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Second stimulus checks for summer look less likely as timeline for relief package gets delayed

Senate Majority Leader Mitch McConnell said yesterday that the next coronavirus stimulus package will not be decided by the Senate until late July.

Second stimulus checks for summer look less likely as timeline for relief package gets delayed
[Photo: Flickr user Gage Skidmore; Sahand Hoseini/Unsplash]
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Senate Majority Leader Mitch McConnell said yesterday that the next coronavirus stimulus package will not be decided by the Senate until late July, delaying his previous timeline by a full month.

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“We’ll make a final decision on [it] in July, when we get back. I think it is exactly the right time to address this issue,” he told reporters, according to Nexstar. The Senate is on recess from July 3 until July 20. This means that a potential stimulus package will not pass Congress until late July at the earliest, with most Americans not reasonably receiving any aid until September at the earliest.

This is bad news for people who have been depending on the extra $600 unemployment benefit, who will now experience a gap in aid: That program ends the week of July 25-26. Twenty-five million Americans, or nearly one in six working American adults, are expected to be unemployed this summer.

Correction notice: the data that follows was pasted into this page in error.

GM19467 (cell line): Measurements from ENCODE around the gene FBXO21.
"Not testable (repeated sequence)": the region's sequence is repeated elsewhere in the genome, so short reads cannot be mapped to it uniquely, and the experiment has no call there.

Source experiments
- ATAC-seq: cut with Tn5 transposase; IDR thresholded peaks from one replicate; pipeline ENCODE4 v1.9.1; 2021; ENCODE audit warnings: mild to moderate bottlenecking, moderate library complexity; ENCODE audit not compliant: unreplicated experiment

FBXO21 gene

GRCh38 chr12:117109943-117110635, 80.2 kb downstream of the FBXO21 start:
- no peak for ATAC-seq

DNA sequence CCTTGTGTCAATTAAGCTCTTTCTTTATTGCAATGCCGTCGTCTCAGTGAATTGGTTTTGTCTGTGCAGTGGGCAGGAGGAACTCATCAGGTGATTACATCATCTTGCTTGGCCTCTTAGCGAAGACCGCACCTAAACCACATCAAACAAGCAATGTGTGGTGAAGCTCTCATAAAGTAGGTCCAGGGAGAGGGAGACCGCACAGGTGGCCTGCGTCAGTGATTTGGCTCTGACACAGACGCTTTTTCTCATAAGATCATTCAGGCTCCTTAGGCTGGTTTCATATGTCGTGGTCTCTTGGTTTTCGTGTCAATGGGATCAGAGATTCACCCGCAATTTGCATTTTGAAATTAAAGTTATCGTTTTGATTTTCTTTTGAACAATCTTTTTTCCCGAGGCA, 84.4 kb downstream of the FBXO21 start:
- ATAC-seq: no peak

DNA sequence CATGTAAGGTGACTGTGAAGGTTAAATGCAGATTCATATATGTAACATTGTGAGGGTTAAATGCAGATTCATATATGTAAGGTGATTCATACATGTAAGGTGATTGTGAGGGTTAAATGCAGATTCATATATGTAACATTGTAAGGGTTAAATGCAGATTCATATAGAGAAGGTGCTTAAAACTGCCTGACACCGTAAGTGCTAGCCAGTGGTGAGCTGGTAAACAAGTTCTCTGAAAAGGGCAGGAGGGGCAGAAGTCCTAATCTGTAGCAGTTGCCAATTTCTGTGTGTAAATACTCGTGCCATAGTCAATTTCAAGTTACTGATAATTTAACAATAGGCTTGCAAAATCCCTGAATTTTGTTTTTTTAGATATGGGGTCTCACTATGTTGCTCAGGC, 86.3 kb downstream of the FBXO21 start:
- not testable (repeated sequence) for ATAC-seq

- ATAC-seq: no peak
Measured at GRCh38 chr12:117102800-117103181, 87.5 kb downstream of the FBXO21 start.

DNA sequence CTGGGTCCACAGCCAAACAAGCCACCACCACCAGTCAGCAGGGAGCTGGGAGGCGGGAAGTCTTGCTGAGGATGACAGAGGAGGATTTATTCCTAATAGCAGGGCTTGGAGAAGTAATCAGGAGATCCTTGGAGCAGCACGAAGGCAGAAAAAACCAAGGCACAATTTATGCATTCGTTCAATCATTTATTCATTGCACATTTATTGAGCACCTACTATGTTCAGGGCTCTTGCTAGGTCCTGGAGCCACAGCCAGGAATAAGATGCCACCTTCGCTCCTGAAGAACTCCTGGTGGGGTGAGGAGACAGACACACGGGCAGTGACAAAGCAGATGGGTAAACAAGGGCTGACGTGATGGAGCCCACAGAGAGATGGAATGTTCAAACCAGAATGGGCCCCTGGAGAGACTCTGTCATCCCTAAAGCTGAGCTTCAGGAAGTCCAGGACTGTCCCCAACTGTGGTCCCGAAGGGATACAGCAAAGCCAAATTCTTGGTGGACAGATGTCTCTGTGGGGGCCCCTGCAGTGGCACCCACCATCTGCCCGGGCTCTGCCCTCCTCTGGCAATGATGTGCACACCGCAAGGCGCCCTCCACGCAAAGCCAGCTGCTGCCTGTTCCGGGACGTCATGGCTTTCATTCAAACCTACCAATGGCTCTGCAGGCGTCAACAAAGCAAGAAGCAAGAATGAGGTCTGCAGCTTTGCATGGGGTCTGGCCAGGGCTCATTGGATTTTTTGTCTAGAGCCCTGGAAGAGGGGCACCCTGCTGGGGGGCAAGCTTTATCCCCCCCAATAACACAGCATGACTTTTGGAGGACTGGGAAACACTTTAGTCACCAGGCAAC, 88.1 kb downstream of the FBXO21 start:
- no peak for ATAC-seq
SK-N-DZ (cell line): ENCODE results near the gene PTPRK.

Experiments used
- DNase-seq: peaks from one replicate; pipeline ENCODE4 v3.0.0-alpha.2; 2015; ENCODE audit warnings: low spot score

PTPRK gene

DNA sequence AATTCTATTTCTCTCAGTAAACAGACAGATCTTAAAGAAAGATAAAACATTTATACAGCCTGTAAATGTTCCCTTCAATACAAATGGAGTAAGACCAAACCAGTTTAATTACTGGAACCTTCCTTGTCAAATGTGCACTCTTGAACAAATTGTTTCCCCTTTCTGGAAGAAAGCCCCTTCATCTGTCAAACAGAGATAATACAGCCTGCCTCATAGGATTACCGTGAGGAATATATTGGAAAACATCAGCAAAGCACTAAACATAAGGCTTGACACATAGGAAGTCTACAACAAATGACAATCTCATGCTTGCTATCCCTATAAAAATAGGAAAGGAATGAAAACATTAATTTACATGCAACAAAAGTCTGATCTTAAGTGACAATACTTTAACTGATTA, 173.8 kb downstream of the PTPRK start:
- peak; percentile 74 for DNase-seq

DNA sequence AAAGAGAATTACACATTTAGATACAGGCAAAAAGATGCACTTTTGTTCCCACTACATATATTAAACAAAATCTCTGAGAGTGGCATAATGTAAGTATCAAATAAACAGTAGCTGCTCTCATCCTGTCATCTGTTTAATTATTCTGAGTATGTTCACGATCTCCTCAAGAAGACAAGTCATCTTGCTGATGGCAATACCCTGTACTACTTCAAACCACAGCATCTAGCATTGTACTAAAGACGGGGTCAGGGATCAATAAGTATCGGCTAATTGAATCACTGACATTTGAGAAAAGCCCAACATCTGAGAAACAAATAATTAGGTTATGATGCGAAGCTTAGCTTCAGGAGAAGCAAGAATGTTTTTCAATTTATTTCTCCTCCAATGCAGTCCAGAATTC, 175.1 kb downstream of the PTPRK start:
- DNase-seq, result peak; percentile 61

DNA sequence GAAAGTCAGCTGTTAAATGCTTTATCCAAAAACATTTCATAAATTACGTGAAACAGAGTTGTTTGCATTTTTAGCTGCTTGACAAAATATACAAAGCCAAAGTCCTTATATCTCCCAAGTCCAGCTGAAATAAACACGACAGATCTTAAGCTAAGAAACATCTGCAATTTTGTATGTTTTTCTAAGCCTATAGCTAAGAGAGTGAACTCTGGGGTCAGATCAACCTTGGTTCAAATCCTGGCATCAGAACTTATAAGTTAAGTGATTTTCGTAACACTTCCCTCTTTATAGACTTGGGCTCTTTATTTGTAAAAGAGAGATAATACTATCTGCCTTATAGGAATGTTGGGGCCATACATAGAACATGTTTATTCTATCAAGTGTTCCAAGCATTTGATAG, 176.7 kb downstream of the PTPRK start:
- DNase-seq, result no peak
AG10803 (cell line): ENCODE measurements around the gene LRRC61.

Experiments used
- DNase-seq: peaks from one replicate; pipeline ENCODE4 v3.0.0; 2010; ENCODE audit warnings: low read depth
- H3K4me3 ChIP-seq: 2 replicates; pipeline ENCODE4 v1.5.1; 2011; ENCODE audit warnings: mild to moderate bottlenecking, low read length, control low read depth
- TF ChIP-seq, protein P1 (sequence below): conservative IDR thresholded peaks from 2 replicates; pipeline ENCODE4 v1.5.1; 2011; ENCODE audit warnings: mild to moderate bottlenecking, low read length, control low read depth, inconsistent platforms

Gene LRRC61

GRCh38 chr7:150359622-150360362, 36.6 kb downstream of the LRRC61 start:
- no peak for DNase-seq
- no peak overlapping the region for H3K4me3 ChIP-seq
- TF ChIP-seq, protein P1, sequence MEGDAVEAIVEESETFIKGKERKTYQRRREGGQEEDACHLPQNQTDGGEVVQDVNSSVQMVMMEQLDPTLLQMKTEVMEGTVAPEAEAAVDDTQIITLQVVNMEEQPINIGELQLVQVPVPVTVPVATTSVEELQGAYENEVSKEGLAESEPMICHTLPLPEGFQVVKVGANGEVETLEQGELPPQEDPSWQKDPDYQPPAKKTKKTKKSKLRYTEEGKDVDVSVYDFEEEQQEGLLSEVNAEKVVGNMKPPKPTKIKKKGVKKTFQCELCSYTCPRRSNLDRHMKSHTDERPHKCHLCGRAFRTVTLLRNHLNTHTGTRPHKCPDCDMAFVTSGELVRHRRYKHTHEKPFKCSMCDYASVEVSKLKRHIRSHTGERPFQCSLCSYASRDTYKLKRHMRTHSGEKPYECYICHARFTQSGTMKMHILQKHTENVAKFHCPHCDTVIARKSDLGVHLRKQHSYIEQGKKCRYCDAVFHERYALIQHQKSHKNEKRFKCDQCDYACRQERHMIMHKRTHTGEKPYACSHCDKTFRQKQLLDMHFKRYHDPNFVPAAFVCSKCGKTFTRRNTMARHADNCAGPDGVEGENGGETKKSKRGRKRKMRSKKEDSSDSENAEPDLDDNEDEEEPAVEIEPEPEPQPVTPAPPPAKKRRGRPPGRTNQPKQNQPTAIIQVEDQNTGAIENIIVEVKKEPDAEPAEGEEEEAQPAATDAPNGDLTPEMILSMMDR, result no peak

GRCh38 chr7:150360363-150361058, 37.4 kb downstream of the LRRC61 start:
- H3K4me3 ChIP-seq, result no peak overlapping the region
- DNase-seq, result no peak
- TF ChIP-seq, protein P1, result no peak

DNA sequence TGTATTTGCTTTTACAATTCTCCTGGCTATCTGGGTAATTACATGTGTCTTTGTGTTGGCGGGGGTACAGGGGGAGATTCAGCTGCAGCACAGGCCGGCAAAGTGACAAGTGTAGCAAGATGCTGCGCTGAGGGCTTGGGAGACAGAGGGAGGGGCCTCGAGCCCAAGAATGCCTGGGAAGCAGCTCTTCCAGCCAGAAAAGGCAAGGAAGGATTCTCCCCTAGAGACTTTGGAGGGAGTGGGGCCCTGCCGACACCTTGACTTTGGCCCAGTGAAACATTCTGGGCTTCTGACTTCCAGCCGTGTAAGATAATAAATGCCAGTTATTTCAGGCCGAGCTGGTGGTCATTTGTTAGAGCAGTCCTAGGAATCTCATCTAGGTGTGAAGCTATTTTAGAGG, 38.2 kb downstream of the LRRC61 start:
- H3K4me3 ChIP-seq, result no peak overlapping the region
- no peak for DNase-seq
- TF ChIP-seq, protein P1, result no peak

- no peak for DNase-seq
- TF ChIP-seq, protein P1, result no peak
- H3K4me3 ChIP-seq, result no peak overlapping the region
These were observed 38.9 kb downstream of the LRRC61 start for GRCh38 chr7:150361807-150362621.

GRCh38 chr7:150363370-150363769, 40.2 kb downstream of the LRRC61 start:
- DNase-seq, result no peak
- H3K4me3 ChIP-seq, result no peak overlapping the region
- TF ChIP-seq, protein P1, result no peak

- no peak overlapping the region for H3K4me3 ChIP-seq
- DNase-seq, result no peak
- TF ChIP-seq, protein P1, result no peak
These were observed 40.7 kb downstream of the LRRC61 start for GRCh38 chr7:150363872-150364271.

McConnell did not account for the one-month delay. In late May, he had articulated a faster timeline, saying then that, “You could anticipate the decision being made on whether to go forward in about a month. And it will be narrowly crafted, designed to help us where we are a month from now.”

Yesterday, he did not seem to recall that schedule. He said, “I said back in March we would take another look at this probably in July . . . We’ll take a snapshot of where we are, both on health front and economic recovery front, and decide at that point exactly what needs to be done further. What I can tell you is the focus will be kids, jobs, and healthcare.”

He also did not specify whether stimulus checks will be part of the package, nor what form aid might come in, nor to whom. Last Friday, Senate Republicans reportedly spent their two-hour weekly luncheon debating the topic.

The House of Representatives passed a Democrat-backed $3 trillion aid package called the HEROES Act on May 15; it subsequently died in the Republican-led Senate.